This doesn’t mean you’re going backwards. It’s simply S.T.U.G. Ride it out. It will be gone in 24 hours. Your grief changes in intensity, duration, and frequency. At first the loss causes a searing pain and your whole life is seen as grief. Slowly, different things come into your life, and it moves from a searing pain to a dull ache.”

Claire B. Willis

Think of grief another way….like a broken bone.

Jackie Bailey’s first broken ankle a day after surgery

A broken bone at first is very painful. You have surgery, wear a cast, go through physical therapy, and you walk again eventually. But on rainy days the ache returns to the bone. We all must choose at any given moment if we’re going to cope or deal. We can’t cope when we’re dealing, and we can’t deal when we’re coping. It’s a conscious choice we make.”

Claire B. Willis

Most of the time we don’t get the closure we’d like when a loved one is lost. Claire says that is doesn’t help to think of all the woulda, shoulda, coulda scenarios.

The last few minutes of someone’s live can often take on too much significance and overshadow the whole of their life. It we don’t get a chance to have the loving departure with our loved one we hoped for, we often judge ourselves and ruminate on what we could have done differently.”

Claire B. Willis

Claire suggests a better way to honor the life of your loved one is to take action which can increase our capacity to help ourselves and others who are grieving.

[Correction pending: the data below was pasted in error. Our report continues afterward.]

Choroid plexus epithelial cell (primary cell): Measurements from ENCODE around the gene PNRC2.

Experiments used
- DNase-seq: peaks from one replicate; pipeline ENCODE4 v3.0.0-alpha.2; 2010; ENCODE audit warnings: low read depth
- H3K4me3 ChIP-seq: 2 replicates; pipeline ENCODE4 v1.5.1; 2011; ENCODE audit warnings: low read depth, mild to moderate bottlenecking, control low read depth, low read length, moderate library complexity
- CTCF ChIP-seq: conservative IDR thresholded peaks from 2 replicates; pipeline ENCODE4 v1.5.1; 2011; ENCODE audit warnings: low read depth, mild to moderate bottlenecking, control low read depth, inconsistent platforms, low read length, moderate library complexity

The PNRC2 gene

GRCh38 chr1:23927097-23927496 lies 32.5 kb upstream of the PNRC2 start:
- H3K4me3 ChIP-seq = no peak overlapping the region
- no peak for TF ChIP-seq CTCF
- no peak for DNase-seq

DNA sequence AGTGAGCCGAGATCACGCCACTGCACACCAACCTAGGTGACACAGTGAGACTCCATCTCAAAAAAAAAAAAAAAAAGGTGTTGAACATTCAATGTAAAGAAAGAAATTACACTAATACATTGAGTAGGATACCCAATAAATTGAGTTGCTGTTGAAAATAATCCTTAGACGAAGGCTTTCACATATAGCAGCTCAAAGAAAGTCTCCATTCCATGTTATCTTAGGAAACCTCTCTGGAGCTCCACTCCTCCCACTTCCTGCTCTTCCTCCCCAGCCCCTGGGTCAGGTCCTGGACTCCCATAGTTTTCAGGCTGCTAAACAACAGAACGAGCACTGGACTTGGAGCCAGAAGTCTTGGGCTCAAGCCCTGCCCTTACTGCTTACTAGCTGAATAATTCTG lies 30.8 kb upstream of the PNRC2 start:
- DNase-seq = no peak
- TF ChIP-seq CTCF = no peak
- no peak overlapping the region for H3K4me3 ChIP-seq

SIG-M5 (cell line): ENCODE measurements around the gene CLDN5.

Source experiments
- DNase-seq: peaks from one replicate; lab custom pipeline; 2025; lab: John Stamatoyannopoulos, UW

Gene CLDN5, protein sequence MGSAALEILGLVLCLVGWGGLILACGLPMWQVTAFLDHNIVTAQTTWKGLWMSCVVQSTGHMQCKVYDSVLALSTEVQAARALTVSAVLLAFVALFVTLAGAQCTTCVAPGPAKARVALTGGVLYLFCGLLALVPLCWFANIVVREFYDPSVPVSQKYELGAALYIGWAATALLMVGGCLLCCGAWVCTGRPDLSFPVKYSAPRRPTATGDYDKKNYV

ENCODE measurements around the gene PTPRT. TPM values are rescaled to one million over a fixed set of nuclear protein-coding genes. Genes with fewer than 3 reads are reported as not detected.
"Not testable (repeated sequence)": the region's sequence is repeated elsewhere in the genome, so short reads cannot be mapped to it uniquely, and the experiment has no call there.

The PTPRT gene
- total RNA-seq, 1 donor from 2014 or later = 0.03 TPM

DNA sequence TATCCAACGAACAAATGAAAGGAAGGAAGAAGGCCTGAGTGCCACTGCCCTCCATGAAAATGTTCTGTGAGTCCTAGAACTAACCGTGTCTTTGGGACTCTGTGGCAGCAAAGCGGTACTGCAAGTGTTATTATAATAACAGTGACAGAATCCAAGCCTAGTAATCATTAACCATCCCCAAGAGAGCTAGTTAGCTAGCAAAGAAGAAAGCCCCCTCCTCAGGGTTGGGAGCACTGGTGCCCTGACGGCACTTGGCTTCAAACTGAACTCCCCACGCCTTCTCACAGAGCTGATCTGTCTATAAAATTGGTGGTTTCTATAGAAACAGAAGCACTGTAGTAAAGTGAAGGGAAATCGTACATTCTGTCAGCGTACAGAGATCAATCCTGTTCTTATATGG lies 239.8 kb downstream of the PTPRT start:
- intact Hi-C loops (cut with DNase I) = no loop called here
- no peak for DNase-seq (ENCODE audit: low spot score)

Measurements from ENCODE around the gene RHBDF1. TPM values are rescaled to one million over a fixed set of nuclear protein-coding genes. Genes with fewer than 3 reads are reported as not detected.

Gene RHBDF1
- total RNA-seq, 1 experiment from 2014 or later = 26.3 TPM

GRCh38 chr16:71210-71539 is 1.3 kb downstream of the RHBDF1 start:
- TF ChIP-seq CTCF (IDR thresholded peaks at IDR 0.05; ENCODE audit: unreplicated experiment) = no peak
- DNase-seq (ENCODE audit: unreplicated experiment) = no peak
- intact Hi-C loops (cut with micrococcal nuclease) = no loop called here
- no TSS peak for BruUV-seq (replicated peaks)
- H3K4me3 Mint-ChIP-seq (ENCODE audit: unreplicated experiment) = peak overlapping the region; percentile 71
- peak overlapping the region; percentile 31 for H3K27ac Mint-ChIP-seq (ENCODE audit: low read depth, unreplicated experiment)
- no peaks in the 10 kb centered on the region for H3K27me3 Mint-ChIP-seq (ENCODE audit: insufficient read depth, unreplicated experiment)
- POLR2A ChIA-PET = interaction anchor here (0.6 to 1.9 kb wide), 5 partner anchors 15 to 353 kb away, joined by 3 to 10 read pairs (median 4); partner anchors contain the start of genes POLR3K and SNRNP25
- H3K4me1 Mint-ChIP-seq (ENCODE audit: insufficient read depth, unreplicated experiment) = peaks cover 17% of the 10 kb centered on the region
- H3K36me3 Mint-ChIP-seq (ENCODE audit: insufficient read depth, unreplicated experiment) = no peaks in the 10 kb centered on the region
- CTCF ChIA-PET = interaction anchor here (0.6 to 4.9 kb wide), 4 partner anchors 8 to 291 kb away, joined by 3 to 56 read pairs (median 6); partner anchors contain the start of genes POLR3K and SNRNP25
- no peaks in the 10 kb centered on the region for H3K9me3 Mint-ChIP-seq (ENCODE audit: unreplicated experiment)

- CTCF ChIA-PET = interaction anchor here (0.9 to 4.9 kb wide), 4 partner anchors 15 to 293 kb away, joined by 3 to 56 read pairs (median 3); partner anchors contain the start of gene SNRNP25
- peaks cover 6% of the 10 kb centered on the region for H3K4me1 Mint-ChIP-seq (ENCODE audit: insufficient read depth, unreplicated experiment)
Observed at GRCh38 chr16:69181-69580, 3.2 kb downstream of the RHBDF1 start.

1. Writing as a refuge. Writing 3-4 times a week about our loved one may decrease depression. Start each entry with “I remember….” In this way you can recreate the life you had together.

You can also write letters to the person you’ve lost. Your entry in that case could be, “Here’s what I wish I could have told you today…” These can become memories for young family members who didn’t know the person as well.

Find your unencumbered voice. Set aside the censored voice we use daily. Writing allows us to be healthier, as we release those hidden feelings we can’t actually verbalize.”

Claire B. Willis

2. Kindness. People can be so judgmental of others who are grieving. It’s important to remember to simply be kind and know each person grieves in their own way. Claire shared a mediation (one of many in her book):

May I start right here. May I offer myself kindness and compassion. May I accept myself as I am.”

Be kind to yourself and others. There is a lot of private pain. Make your healing process a no-compare zone.

3. Restoring in nature. Nature asks nothing from us. We just take in what’s happening. Being in the natural world can help us rest. In nature we see the cycles of life, death, and rebirth which will provide a sense of hope.

Claire read a poem by Wendell Barry titled: The Peace of Wild Things

When despair for the world grows in me, and I wake in the night at the least sound in fear of what my life and my children’s lives may be,

I go and lie down where the wood drake rests in his beauty on the water, and the great heron feeds.

I come into the peace of wild things who do not tax their lives with forethought of grief.

I come into the presence of still water, and I feel above me the day-blind stars waiting with their light.

For a time, I rest in the grace of the world, and am free.

Learn to give your grief full expression and find a companion in Claire’s book.